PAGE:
• The amplitude modulation can be obtained by multiplying the two sequences SC1(t) and SC2(t) using a first processor 13 which receives the two sequences as input, multiplies them together and generates the sequence SCC(t) as output, which is sent in input to a D/A converter 14 in order to obtain, in output, the electrical driving signal 1 a.
  • The electrical driving signal 1 a corresponds to the sequence SCC(t), which, in a step 104, is converted by the optical pulse emitter 2 to an optical signal 2 b which comprises the train of optical pulses that make up the probe signal 3 c at the wavelength λT and corresponding to SCC(t).
  • However, it should be noted that the choice to emit radiation at a single wavelength is not a limitation of the present disclosure, which can also be correctly implemented by producing the electromagnetic radiation simultaneously on multiple wavelengths. Therefore, the optical power of the optical probe signal 3 c associated with each sequence SCC(t) of the driving signal 1 a will have a time trend such that, at each moment in time, the presence of an optical pulse with peak power PO will be associated exclusively with the non-zero values of the sequence SCC(t).
  • In the method according to the disclosure, preferably a period is defined with which the sequences of pulses SCC(t), converted to the electrical driving signal 1 a by the D/A converter 14, are generated periodically. In more detail, such period is determined primarily by the length L of the DUT 4. For example, using an optical fiber as the DUT, it is necessary to operate so that each sequence of pulses launched into the fiber propagates completely along the optical fiber and the corresponding backscatter returns to the transmitter without any overlap between successive sequences (steps 105 and 106 in FIG. 8, in which T indicates such a period, corresponding to the time of flight). For example, if we consider an optical fiber of length 80 km and a speed of propagation of the signals in fiber equal to 2×108 m/sec, the repetition period of the sequence SCC(t) must be not shorter than 800 μs and the repetition frequency must be not greater than 1.25 kHz.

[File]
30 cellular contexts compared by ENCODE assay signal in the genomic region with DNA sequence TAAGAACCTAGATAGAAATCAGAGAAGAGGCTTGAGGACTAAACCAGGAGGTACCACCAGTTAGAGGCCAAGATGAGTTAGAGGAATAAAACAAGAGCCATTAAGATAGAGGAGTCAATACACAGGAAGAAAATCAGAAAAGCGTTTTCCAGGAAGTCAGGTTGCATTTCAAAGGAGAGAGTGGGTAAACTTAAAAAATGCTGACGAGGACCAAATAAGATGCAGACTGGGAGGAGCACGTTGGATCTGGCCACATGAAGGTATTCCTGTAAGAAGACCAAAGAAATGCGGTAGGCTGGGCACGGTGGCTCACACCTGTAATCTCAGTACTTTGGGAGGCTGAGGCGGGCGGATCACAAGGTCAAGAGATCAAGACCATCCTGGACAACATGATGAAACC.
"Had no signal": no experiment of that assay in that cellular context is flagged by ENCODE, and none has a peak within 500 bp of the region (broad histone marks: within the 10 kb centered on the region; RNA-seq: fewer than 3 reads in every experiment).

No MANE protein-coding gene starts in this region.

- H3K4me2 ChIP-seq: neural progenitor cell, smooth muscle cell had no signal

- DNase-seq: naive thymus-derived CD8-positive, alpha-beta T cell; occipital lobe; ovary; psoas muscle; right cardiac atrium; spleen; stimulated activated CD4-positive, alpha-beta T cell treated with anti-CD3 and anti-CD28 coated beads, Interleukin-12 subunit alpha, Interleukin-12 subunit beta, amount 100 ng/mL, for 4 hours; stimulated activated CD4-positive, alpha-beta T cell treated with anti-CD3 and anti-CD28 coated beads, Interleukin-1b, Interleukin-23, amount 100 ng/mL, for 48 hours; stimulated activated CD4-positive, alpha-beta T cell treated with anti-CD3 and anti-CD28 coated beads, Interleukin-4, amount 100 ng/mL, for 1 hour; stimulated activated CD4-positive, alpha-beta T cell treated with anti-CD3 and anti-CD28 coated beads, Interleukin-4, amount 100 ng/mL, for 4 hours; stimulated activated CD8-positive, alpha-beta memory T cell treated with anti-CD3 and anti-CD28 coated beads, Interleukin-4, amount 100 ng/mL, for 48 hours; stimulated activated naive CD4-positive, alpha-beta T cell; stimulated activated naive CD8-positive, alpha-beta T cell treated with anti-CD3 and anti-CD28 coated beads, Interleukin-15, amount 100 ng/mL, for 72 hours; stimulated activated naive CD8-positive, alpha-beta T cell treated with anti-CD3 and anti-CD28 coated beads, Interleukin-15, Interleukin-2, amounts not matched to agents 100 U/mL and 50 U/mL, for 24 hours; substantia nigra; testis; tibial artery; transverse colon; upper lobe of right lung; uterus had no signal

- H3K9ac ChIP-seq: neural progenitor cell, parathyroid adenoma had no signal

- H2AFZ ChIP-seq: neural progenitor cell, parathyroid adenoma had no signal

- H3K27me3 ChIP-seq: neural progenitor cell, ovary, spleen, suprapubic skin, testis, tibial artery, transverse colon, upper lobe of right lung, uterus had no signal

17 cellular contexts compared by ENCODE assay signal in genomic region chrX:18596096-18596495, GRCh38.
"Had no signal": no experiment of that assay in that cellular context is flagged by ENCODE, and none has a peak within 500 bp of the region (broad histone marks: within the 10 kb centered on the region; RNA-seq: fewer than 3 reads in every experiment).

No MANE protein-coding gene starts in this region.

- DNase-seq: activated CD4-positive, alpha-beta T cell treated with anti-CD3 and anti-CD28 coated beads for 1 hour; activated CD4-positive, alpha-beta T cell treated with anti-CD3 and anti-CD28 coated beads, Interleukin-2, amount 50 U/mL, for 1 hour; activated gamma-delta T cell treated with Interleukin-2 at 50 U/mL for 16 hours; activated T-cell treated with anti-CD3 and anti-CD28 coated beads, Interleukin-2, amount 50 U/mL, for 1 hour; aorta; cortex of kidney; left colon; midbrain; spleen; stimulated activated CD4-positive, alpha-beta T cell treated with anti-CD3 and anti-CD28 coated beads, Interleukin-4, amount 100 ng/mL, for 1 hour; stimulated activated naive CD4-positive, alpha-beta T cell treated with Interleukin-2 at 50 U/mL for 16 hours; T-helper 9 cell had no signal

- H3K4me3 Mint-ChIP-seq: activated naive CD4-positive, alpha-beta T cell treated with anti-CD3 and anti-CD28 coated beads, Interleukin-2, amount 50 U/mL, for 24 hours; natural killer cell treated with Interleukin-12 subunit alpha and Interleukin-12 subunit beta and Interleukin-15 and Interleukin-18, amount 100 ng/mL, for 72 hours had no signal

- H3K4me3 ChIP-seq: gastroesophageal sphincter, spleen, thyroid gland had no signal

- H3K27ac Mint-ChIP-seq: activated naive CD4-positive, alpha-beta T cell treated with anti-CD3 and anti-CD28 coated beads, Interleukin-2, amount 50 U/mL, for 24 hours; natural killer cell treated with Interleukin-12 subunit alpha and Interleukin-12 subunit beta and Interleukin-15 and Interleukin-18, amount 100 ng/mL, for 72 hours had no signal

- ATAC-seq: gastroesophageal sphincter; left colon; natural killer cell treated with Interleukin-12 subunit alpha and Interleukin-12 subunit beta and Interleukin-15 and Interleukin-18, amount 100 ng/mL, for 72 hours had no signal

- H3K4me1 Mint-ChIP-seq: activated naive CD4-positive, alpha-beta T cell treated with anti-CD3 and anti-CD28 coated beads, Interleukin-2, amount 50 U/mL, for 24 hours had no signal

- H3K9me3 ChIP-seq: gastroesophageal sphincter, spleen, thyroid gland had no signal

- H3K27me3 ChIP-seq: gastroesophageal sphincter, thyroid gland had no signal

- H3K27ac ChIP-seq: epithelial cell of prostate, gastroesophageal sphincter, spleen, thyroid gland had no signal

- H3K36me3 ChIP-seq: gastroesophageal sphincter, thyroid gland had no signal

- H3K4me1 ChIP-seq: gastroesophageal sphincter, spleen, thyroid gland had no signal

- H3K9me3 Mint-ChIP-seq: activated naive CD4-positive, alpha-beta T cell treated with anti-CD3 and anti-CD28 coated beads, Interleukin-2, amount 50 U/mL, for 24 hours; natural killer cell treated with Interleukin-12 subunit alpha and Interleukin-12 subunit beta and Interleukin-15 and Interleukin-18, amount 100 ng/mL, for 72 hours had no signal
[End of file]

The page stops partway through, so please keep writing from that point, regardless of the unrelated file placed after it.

• The propagation of the sequence of optical pulses 3 c in the DUT 4 through the directional optical coupler 3 generates electromagnetic radiations 4 d which are backscattered by the successive portions of the DUT 4 as the sequence of pulses propagates along the extension of the DUT 4. In particular, the electromagnetic radiations resulting from the inelastic Raman scattering at the wavelengths λAS and λS of the anti-Stokes and Stokes components, respectively, are of particular interest to measuring physical characteristics of the DUT 4. Such respective electromagnetic radiations deriving from the inelastic anti-Stokes and Stokes Raman scattering are what is coupled to the apparatus through the directional optical coupler 3 and thus separated from other radiations backscattered through the wavelength-selective optical filter 5.
  • As specified earlier, in the second embodiment of the disclosure the Rayleigh optical backscattered response can also be acquired and processed. The Rayleigh backscatter radiation is characterized by an emission spectrum centered on the same wavelength λT as the signal generated by the optical pulse emitter 2, while its intensity and phase are strongly dependent on mechanical stresses with static and dynamic evolution over time induced on the DUT 4. By simultaneously analyzing, by way of the second embodiment of the disclosure, the time trends of the power levels of the Rayleigh and Raman backscatter signals it is possible to extract, in a distributed manner, information on additional physical characteristics with respect to the temperature, such as for example mechanical stresses with frequency components belonging to the acoustic emission spectrum.